Tuesday 25 February 2020

Film: 'Greed'

I wasn't quite sure what to make of this.  Despite reviews giving ample clues that it was not to be so, I'd gone in the vain hope that it was going to be an out-and-out comedy, starring as it does, one of my very favourite of current and recent names in that field. Steve Coogan, particularly in his Alan Partridge persona, or something close to it. (We saw Steve Coogan's uncanny impersonation of Stan Laurel recently in 'Stan and Ollie' as well as, a bit further back, his very effective straight role alongside Judi Dench in the high standard 'Philomena'). In this film there certainly are comedic moments, including some very amusing lines, practically all of which are delivered by the Coogan character, Sir Richard McCreadie  (nicknamed 'Greedy McCreadie', an approximation of real-life controversial and disgraced business tycoon and billionaire Sir Philip Green). However, throughout the film there's a serious undercurrent - culminating in an especially hideous event near the conclusion. McCreadie is the archetype super-rich villain, who in his case has made his money by using exploited 'slave labour' (mostly women) in Asian countries (here Sri Lanka) who work extra-long days in sweatshop conditions manufacturing garments for prestigious fashion houses for a pittance - which returns an enormous profit margin for him., 
Another clue as to the film's seriousness which I ought to have picked up on is that the film is directed (and principally written) by the ever-busy Michael Winterbottom, whose films always have a distinct social dimension - and whose '24 hour Party People'  of 2002 - also starring Coogan, was particularly well received. 

The film's main thrust is the organising of a lavish, historic Roman-style celebration (in Greece!) by McCreadie himself for his upcoming 60th birthday - including the presence of an actual lion for a mock gladiatorial scene! There's a succession of arguments and squabbles with native workers regarding the arrangements, little of which is going according to plan. Also present, in the agreeable person of David Mitchell, is his hovering presence as a journalist assigned to write McCreadie's biography. Mitchell is constantly foiled, fobbed off and frustrated in his attempts to garner info on his subject and his past life (there are a number of flashbacks to the young McCreadie at Uni in his early days of cheating others for monetary gain). Unfortunately this is a thankless role for Mitchell and, although I do like him a lot on TV, his rare film presence here in a superfluous part seems to be latched on to give him something to do, a character which could just as well have been dispensed with altogether.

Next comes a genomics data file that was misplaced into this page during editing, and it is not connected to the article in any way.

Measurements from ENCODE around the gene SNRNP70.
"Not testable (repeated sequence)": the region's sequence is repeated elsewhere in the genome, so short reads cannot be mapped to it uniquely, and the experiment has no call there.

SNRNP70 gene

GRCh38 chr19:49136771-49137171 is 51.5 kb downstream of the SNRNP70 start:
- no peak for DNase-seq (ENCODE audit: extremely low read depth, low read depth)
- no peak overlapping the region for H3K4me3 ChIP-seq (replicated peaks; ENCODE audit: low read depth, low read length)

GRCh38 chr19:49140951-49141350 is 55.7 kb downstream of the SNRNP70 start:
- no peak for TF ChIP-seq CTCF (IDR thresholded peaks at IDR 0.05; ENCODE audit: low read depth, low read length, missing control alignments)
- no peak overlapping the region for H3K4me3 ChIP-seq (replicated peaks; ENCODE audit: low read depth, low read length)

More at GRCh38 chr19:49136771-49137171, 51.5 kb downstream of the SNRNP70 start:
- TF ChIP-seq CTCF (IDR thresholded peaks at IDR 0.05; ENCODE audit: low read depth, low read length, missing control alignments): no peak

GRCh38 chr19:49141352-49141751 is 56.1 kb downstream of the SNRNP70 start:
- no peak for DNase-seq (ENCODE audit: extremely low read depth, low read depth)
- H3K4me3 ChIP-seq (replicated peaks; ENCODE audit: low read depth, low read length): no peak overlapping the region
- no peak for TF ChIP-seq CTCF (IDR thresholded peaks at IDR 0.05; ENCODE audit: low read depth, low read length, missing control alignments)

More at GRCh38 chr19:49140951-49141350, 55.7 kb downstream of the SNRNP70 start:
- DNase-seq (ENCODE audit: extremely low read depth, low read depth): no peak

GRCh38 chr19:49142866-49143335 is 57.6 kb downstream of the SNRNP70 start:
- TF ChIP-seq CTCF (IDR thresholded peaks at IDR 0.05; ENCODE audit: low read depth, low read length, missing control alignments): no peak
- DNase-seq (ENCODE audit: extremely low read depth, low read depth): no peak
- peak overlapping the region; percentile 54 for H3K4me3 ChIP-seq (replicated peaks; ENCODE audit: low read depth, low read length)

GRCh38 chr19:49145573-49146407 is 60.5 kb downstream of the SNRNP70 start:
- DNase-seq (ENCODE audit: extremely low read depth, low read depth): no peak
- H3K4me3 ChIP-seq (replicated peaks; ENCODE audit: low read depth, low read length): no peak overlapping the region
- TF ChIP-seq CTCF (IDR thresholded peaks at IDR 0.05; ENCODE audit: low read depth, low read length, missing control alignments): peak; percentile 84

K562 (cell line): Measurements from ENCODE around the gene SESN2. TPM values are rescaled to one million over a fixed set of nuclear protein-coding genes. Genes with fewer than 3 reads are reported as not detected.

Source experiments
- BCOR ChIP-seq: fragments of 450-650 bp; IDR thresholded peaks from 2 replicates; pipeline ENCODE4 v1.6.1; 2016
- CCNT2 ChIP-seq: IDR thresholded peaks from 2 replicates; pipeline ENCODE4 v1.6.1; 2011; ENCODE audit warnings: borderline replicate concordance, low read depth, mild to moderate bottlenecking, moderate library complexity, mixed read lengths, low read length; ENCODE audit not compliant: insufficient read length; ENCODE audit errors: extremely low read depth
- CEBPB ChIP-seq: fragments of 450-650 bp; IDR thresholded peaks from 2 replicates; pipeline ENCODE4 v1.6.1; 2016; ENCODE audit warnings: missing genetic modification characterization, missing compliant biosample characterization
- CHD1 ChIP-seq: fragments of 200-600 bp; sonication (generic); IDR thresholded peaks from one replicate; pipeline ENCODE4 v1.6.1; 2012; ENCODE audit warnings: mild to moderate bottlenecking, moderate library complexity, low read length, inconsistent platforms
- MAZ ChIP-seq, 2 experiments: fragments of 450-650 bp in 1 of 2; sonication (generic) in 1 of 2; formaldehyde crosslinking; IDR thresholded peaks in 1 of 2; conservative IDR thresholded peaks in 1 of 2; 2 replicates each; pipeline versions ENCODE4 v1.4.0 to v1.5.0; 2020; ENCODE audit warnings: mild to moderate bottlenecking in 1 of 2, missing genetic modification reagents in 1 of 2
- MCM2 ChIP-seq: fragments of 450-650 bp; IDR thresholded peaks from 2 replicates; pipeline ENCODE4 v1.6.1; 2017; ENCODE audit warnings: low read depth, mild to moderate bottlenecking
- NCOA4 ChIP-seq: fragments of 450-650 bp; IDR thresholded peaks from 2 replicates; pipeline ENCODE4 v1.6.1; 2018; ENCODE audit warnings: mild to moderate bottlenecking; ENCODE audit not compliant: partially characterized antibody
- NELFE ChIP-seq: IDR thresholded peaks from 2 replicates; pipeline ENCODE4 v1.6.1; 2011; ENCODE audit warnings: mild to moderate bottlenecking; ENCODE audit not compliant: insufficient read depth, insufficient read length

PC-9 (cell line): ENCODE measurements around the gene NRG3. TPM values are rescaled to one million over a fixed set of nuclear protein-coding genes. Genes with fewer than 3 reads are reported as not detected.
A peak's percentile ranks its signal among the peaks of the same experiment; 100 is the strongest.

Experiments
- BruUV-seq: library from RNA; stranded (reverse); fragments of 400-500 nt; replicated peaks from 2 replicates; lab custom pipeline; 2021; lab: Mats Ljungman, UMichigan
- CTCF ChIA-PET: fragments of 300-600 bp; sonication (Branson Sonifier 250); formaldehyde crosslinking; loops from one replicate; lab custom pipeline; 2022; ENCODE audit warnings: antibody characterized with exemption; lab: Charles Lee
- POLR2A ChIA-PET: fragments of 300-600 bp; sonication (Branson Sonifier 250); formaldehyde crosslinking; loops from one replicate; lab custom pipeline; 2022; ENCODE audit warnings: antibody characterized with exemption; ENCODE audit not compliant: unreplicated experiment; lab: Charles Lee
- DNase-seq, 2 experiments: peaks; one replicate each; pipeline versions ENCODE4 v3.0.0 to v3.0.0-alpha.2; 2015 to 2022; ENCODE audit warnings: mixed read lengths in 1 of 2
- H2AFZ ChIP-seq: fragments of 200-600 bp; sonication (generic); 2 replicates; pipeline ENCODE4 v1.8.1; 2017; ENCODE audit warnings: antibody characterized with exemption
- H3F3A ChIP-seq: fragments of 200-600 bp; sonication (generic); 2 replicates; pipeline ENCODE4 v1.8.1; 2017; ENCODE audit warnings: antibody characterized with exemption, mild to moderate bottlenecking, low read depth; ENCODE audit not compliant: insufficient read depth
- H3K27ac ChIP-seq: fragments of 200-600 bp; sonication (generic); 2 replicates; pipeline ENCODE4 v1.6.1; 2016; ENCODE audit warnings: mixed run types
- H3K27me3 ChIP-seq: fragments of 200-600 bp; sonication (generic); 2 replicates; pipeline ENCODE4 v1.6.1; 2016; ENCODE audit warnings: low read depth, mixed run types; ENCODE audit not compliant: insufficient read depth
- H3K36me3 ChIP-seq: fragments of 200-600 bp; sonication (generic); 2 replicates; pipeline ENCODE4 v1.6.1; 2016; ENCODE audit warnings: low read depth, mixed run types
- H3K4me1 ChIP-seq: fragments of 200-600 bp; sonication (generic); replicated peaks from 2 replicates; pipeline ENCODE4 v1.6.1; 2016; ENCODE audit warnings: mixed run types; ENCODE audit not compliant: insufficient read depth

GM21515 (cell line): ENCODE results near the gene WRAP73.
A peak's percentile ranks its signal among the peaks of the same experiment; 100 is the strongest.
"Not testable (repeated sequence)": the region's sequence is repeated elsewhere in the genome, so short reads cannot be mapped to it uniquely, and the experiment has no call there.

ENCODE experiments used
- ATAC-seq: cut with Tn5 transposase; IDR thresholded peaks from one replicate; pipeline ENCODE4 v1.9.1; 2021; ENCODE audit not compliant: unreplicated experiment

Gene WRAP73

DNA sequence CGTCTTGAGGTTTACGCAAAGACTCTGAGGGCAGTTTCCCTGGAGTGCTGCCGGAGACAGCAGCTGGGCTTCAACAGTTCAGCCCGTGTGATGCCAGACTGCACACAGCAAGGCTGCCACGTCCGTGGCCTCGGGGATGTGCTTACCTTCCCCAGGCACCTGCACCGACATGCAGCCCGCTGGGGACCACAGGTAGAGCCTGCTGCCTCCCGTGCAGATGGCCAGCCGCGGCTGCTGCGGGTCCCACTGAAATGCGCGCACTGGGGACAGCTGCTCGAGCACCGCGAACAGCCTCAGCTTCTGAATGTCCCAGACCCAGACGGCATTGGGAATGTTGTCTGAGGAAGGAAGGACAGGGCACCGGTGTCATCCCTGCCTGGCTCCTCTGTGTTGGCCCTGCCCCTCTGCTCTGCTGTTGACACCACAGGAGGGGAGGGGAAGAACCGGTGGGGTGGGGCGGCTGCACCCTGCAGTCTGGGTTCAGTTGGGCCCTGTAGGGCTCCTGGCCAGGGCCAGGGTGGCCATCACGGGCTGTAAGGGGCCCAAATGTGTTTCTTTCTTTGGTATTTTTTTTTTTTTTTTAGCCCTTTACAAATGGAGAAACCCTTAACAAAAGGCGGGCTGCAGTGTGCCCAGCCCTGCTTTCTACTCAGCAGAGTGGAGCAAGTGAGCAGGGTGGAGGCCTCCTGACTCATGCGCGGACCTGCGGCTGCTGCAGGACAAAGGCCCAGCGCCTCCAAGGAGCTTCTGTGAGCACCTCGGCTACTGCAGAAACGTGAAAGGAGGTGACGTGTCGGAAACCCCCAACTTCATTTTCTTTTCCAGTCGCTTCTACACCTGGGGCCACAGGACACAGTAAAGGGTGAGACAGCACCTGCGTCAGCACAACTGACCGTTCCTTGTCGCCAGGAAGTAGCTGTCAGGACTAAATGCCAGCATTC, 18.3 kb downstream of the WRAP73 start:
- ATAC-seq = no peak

A number of celebrity cameos appear, mainly in the film's second half, though apart from Stephen Fry (very briefly) I wasn't sure if they were the actual individuals or were lookalikes - possibly all the latter, I suspect. 

Just before the film's closing credits a number of captions appear which spell out the continued exploitation of (mainly) women in Asian countries, an aspect which is, seemingly in connivance even now with big fashion chains. It all made me feel a bit guilty at having watched the film waiting for the 'funny' lines, which was the principal reason of my going in the first place. Had I watched the film with less rose-tinted expectations my view of the entire film could well have been more considered and reflective. Nevertheless I feel I should rate 'Greed' in terms of the moderate entertainment value I derived from it, though which might otherwise have been higher............5.5.

(IMDb.......5.8 - Rott.Toms (critics only).....58% ).


  1. I liked Coogan's Laurel and Hardy movie very much. This movie sounds kind of interesting, but not sure I'd make much of an effort to see it. I guess it depends on how starved I am to be distracted.

    On another note, I noticed you still have your blog list titled, The Gay Almanac, which is the name of my old blog. I keep hoping you will be able to delete that title to avoid confusion on your blog. Good luck!

    1. If you get the chance and you're interested enough, Mark, you might like to see this film with a more apposite p.o.v. than I'd adopted, thereby gaining a deal of pleasure from it - as much as I'd like to have when I view it again.

      Thanks for your comment on my blog-list, which has spurred me on to finding out how to change it to a more accurate representation - and I think I've now managed it.
      However, I do wish I could change that photo of self at the top (wearing green). It must be all of seven or eight years old by now, maybe more, but I can't find out how to do the change. The tiny one of me wearing black is much more recent but I'd like to change the green-top for a bang up-to-date selfie. My attempts to do so will continue.

    2. So glad you were able to correct the blog list! Wish I could help with the change of photo at the top, but I haven't even attempted to use a photo at the top of my blog. Best of luck!

    3. There MUST be a way, Mark. I'm not giving up.